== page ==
American Anthropologist

Organ of the American Anthropological Association and Affiliated Societies

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Author: American Anthropological Association

Publisher: N.A

ISBN: N.A

Category:

Page: N.A

View: 5050

Women and the contested state

religion, violence, and agency in South and Southeast Asia

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Author: Monique Skidmore,Patricia Lawrence,Program in Conflict, Religion, and Peacebuilding,Joan B. Kroc Institute for International Peace Studies

Publisher: Univ of Notre Dame Pr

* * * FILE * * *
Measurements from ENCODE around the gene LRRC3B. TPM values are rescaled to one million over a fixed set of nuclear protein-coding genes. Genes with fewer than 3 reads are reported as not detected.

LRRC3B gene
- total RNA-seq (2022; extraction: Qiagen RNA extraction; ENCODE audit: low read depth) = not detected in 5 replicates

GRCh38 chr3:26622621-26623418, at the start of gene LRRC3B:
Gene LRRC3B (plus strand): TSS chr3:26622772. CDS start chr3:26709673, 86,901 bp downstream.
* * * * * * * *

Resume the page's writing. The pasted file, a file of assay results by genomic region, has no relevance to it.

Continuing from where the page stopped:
ISBN: 9780268041267

Category: Political Science

Page: 260

View: 7631

Throughout South and Southeast Asia, groups battle over definitions of identity for their state, a struggle complicated by the legacy of colonialism. The contributors to this volume explore the intricate relationships between women's agency and the state-making institutions and armed forces in Kashmir, India, Sri Lanka, Bangladesh, and Burma/Myanmar. In particular, they examine the complex roles of Islam, Hinduism, and Theravada Buddhism as a way of understanding how women's agency is constituted and constrained during times of conflict with the state and other armed actors, such as guerilla groups and paramilitaries. Book jacket.